West Park, Darlington

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West Park, Darlington
West Park, Darlington is located in County Durham
West Park, Darlington
West Park, Darlington
Location within County Durham
OS grid referenceNZ2683716661
Unitary authority
Ceremonial county
Sovereign stateUnited Kingdom
Postcode districtDL2
Dialling code01325
FireCounty Durham and Darlington
AmbulanceNorth East
UK Parliament
List of places
County Durham
54°32′40″N 1°35′12″W / 54.54450°N 1.58667°W / 54.54450; -1.58667Coordinates: 54°32′40″N 1°35′12″W / 54.54450°N 1.58667°W / 54.54450; -1.58667

West Park is an affluent residential area at the North West fringe of Darlington, County Durham, England.

West Park is designed as a sustainable community development, consisting of residential properties, commercial properties, and a multi award winning nature reserve. It is one of the most recent developments in Darlington, having commenced in 2002.

The site covers 49 hectares (121 acres) of land,[1] consisting of:

  • 37 hectare West Park Village: at least 700 residential properties, a mix of commercial properties, and other facilities.
  • 12 hectare West Park Nature Reserve: the first new park to be created in Darlington in the last 100 years.[2]
  • A hospital West Park Hospital, opened 2004.[3]
  • A school, 'West Park Academy', opened 2005.[3][4]

The West Park development has won several national awards, including a Local Government Chronicle (LGC) Sustainable Communities Award,[5] and a Royal Institution of Chartered Surveyors (RICS) Gold Award For Regeneration.

Geography and demographic[edit]

West Park is located adjacent to the A68 and A1(M) junction 58, directly north of Cockerton. It is approximately 2.5 miles by road from the town centre.[6]

As part of its status as a redevelopment project, West Park is built both on former greenfield land and brownfield land. Approximately half of the 49 hectares is developed on the former Darlington Chemical and Insulating ("Darchem") factory site, with the other half being farmland. The former Darchem site is now occupied by West Park A and the West Park Nature Reserve: the contaminated material has been removed from the site, with the exception of some low-level contamination which is successfully contained under a clay cap below the Nature Reserve.[7][8]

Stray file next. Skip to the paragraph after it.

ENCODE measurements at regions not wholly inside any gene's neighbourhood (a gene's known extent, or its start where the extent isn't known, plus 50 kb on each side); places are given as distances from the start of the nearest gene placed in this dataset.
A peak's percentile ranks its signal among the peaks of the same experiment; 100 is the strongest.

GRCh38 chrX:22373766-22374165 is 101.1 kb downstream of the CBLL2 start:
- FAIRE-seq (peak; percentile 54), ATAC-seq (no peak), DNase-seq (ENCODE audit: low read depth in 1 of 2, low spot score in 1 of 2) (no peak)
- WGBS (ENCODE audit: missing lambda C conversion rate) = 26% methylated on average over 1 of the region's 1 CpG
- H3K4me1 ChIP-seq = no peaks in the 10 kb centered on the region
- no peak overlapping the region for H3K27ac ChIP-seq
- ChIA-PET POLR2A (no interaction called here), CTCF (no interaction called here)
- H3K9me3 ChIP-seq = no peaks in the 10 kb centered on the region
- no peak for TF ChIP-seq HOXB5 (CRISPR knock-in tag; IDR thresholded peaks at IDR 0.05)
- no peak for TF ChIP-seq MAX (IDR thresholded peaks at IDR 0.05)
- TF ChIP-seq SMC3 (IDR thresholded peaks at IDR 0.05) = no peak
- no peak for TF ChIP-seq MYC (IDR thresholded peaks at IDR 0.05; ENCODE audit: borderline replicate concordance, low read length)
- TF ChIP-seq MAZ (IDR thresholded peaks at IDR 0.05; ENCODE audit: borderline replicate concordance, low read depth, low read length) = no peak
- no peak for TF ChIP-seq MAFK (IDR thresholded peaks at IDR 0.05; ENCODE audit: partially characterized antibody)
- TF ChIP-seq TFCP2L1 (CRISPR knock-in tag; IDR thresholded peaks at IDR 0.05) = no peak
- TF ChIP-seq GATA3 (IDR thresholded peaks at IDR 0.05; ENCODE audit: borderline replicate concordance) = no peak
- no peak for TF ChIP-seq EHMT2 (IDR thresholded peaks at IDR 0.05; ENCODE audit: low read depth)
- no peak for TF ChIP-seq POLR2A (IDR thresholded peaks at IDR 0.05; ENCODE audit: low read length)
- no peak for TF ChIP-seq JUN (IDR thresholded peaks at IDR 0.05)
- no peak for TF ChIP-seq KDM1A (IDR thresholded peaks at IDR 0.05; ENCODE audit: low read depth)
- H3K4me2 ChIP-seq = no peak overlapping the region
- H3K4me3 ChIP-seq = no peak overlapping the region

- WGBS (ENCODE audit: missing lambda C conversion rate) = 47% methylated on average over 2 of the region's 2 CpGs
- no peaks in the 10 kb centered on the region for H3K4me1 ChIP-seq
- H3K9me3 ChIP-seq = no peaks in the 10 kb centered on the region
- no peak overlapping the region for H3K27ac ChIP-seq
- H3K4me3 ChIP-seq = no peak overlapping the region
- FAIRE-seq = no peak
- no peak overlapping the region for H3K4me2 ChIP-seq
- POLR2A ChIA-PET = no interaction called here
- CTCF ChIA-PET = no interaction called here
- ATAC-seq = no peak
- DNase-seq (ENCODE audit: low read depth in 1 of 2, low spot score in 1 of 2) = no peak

The West Park development is within the council ward of Brinkburn & Faverdale. It is currently represented by Councillors Scott Durham (Con), Rachel Mills (Con) and Lisa Preston (Con).

In terms of demographic, the ACORN (demographics) classification is type 25,[9] suggesting white collar singles or sharers.[10]


West Park Village[edit]

West Park Village consists of a small retail and commerce centre, with residential properties surrounding it.

The residential area of West Park is built around the edges of the West Park Nature Reserve. Initially, 700 properties were built, with a mixture of houses (3–5 bedrooms) and apartments (2 bedrooms). Streets are characterised by short front gardens with green iron railings; and mixed, predominantly red or buff brickwork houses. All houses have at least 1 parking space and 1 garage: these are located together on the house plot, or at a shared garage area. Two housebuilders were originally involved in designing and constructing the properties: Bussey & Armstrong, and Bellway; although Bussey & Armstrong are the primary developer, and are responsible for the concept and overall development.[11] Some of the architecture is designed to reflect the traditional Darlington architectural styles. For example, Bussey & Armstrong made use of Arts and Crafts Movement architecture,[12] popular at the time of the Quakers who influenced Darlington's development.

The residential area is roughly bisected by the West Park Nature Reserve, which consequently divides West Park into two residential sites: West Park A and West Park B. There are now many houses on the West Park A side. Within the West Park development, there is no road link between sites A and B. They are linked by a footpath through West Park Nature Reserve. The earlier site West Park A is located at the south-east edge of the Nature Reserve, and has street names based upon the railway pioneering Pease family. The later site West Park B is located at the north-west edge of the Nature Reserve, and has street names based upon Darlington's agricultural heritage.[13]

Commercial and retail[edit]

Tillage Green is a square at the centre of West Park Village. On the perimeter of the square are local facilities including: a Cooperative store; Cactus Cafe; Cooplands bakery; a pub, "The White Heifer That Travelled";[14] a chemist; a hairdressing salon; and a dental surgery "Smile@Westpark".[15] In 2018, Aldi and Marks and Spencer opened stores adjacent to Tillage Green. The Tillage Green commercial properties, and the apartments above it, were built by the Bussey & Armstrong development company. Adjacent to Tillage Green is West Park Academy, a primary school. This is a £3 million re-build of the former Alderman Leach primary school, originally located just south of West Park, off Bates Avenue near Cockerton.